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400 years of Canadian immigration and diversity

Serge Cormier, Parliamentary Secretary to the Minister of Immigration, Refugees and Citizenship, was joined by Sean Casey, Parliamentary Secretary to the Minister of Canadian Heritage, Normand Charbonneau of Library and Archives Canada and Audrey Labrie, Vice-President of the Fédération des communautés francophones et acadienne, to discuss Francophone immigration and the influence of diversity on Canada’s official languages.

This event was organized by Immigration, Refugees and Citizenship Canada in collaboration with Canadian Heritage, Library and Archives Canada and the Fédération des communautés francophones et acadienne. The goal is to increase public awareness of the vitality of Francophone minority communities and to generate a discussion on the role and effect of immigration on Canada’s Francophonie, as well as on the influence of diversity on the future of official languages.

Earlier this year, federal, provincial and territorial ministers responsible for immigration and the Canadian Francophonie announced a joint Action Plan for Increasing Francophone Immigration, which sets out how provinces and territories can partner on a range of immigration issues. The plan contains concrete actions that can be implemented individually or collaboratively to increase francophone immigration outside the province of Quebec.

The event at Library and Archives Canada showcased an exhibition developed by Immigration, Refugees and Citizenship Canada that has toured federal institutions in the National Capital Region and Francophone minority communities across the country. The exhibition highlights the history of Francophone immigration to Canada and features French-speaking newcomers living in Francophone minority communities.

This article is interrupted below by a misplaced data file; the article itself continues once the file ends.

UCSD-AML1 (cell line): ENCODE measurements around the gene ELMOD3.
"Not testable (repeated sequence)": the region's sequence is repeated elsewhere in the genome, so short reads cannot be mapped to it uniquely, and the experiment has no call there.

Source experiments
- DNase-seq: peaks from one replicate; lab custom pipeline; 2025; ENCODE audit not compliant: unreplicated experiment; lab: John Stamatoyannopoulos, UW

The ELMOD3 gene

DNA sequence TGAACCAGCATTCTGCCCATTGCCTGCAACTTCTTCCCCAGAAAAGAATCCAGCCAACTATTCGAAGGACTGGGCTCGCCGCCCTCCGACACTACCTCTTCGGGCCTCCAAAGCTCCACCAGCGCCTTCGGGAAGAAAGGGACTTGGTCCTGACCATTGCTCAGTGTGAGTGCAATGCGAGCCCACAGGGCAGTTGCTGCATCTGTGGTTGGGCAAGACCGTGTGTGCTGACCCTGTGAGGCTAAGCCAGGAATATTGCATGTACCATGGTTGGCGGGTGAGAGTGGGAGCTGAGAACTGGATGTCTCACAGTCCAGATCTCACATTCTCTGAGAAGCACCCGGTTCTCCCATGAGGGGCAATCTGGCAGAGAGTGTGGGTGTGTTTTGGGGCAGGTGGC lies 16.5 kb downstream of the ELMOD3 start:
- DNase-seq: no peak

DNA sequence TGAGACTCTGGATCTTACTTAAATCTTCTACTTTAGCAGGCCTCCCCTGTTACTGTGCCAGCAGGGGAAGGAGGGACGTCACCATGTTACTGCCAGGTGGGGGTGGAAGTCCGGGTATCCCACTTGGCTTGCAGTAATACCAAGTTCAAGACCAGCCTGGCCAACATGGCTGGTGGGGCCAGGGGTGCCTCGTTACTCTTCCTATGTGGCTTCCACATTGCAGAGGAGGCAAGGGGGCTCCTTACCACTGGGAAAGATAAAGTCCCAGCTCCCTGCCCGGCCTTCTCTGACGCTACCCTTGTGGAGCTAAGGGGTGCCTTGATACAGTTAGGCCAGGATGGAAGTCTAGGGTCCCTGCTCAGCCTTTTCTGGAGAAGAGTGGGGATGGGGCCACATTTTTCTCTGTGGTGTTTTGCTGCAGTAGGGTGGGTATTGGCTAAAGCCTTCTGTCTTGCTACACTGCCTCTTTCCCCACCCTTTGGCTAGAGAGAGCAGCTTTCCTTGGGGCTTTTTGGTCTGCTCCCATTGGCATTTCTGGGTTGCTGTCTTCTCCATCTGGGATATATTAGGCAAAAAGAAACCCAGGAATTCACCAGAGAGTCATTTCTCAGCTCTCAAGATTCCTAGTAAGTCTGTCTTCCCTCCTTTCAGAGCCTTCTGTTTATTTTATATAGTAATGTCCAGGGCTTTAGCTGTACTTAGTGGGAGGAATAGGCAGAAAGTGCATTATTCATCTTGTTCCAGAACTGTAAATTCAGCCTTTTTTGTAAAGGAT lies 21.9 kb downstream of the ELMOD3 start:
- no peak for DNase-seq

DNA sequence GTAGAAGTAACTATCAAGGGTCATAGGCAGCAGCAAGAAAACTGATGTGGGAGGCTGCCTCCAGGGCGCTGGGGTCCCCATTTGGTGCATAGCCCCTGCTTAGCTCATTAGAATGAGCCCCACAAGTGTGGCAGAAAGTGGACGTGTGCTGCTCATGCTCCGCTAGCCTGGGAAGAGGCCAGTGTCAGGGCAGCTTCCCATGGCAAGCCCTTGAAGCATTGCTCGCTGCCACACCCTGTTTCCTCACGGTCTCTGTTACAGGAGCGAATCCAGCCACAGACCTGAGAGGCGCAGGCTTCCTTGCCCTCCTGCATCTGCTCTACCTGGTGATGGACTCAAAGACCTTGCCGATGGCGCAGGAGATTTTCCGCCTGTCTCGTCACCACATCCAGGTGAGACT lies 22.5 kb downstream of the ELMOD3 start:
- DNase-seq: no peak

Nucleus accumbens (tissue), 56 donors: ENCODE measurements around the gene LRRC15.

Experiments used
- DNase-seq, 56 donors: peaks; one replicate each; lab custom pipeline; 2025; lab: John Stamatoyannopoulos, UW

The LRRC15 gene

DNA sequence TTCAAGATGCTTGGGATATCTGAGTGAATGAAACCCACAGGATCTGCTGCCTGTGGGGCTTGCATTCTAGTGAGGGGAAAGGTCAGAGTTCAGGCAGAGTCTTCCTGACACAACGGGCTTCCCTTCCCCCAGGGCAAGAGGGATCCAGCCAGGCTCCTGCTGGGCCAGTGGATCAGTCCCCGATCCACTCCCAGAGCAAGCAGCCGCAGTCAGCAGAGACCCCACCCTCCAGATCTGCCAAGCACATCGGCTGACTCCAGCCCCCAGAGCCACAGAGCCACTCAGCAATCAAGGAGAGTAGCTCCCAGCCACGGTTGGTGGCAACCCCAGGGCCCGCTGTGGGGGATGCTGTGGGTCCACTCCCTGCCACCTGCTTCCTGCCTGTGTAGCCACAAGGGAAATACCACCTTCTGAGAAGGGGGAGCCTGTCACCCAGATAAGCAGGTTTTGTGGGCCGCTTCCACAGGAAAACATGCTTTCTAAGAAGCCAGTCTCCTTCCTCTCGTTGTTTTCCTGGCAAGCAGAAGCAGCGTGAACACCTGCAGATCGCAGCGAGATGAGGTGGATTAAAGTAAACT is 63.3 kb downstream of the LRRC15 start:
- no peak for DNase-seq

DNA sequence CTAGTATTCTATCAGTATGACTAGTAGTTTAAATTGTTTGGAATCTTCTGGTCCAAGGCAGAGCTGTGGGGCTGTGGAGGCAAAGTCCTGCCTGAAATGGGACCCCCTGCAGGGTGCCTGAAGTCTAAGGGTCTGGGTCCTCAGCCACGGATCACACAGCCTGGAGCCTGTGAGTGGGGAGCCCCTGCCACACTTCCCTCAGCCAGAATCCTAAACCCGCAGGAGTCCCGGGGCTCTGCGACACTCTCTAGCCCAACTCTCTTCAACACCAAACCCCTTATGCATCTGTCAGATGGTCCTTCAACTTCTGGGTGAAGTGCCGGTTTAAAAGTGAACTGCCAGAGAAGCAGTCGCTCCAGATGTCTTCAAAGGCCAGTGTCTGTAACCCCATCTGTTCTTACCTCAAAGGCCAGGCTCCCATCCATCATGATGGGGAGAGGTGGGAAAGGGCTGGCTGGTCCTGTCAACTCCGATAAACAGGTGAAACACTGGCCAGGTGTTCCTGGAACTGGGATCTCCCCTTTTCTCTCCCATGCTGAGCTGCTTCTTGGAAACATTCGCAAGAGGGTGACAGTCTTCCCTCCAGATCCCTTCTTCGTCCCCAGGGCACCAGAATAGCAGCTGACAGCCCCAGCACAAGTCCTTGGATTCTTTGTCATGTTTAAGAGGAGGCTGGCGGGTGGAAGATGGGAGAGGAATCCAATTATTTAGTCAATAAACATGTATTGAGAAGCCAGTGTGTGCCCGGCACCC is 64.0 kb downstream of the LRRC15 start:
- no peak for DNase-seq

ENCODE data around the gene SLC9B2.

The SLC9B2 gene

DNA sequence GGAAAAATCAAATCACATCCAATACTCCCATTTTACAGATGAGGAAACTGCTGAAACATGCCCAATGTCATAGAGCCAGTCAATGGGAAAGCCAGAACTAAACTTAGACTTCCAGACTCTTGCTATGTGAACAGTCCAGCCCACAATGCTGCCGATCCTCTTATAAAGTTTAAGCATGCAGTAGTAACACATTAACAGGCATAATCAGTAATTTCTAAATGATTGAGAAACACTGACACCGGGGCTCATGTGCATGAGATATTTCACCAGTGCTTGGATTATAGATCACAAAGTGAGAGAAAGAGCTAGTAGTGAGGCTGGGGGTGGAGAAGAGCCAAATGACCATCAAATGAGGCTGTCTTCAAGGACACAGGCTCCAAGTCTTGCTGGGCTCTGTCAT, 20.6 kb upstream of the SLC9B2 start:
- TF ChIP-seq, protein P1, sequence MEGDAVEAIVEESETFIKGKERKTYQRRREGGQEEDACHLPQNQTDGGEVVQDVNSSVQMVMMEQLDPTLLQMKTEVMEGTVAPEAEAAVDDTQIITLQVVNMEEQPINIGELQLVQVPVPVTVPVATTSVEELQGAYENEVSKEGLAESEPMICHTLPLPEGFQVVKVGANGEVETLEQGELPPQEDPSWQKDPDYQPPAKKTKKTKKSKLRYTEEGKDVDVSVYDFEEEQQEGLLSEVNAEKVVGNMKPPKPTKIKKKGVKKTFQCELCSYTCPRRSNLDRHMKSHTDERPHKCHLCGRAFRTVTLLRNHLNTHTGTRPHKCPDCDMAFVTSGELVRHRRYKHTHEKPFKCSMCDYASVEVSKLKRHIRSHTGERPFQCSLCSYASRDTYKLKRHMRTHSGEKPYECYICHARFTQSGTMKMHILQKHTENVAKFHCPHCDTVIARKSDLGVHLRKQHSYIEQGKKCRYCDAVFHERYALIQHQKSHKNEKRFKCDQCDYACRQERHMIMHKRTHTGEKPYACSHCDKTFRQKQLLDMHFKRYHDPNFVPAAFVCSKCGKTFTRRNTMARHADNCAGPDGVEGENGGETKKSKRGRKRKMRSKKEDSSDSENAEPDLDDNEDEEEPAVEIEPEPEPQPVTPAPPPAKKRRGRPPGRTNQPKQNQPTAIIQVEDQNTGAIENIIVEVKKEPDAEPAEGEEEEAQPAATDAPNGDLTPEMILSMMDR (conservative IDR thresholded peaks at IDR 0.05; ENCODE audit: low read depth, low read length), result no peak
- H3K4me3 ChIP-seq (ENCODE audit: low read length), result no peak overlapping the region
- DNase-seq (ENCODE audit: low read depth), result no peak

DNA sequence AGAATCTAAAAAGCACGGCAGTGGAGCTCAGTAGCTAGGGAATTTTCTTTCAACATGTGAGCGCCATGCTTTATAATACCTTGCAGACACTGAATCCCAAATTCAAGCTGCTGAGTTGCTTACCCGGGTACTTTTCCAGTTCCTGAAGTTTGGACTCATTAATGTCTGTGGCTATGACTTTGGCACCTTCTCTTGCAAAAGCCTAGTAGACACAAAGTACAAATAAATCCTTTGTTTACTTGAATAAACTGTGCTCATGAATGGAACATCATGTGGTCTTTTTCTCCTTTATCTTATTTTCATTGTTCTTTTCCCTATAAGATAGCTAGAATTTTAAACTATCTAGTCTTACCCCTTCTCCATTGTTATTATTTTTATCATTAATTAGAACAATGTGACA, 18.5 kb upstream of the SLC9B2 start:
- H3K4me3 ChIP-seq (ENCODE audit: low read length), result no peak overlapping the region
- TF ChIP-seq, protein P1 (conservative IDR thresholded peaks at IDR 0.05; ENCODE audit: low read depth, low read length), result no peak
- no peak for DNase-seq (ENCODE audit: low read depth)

“Promoting Francophone immigration and supporting the vitality of our Francophone communities are top priorities for the Government of Canada,” said Ahmed Hussen, Minister of Immigration, Refugees and Citizenship. “We are strongly committed to increasing the proportion of Francophone immigrants in Francophone minority communities outside Quebec.” 

 ‘‘This event is a great opportunity to mobilize key partners and collaborate in gathering thoughts and ideas to better understand and succeed in determining the best tools and solutions to enrich official languages and support francophone minority communities,” said Serge Cormier, Parliamentary Secretary, Immigration, Refugees and Citizenship.

“Our new Action Plan for Official Languages will better support the sustainability of official-language minority communities through concrete action, including attracting and retaining Francophone newcomers to Canada,” said Mélanie Joly, Minister of Canadian Heritage. “This initiative is in perfect harmony with the Plan by recognizing immigration as a key source of vitality for Francophone minority communities across the country.”

“Library and Archives Canada plays a key role in preserving the history of the peoples who comprise our Canadian family,” said Guy Berthiaume, Librarian and Archivist of Canada, Library and Archives Canada. “It is therefore natural for this organization, which holds a significant part of this rich heritage, to embrace an event that will highlight the contributions of Francophone immigration over the past 400 years.”

A few quick facts:

 In March 2018, the Prime Minister of Canada and the Minister of Canadian Heritage unveiled the Government’s Action Plan for Official Languages 2018-2023: Investing in Our Future. The plan offers a vision for the future, new financial support, and specific measures to support the vitality of official-language minority communities and promote French and English from coast to coast to coast.

The Action Plan will increase investments by $40.8 million over 5 years to support a consolidated Francophone integration pathway and coordinated Francophone immigration policies and programs.

 In 2017, changes to the Express Entry system included additional points for candidates with strong proficiency in French. This is one of the many ways the Government is increasing the proportion of French-speaking immigrants coming to Canada through economic programs.  

Posted: Jul 3, 2018

May 2020

Centennial College

Immigration Peel Canada

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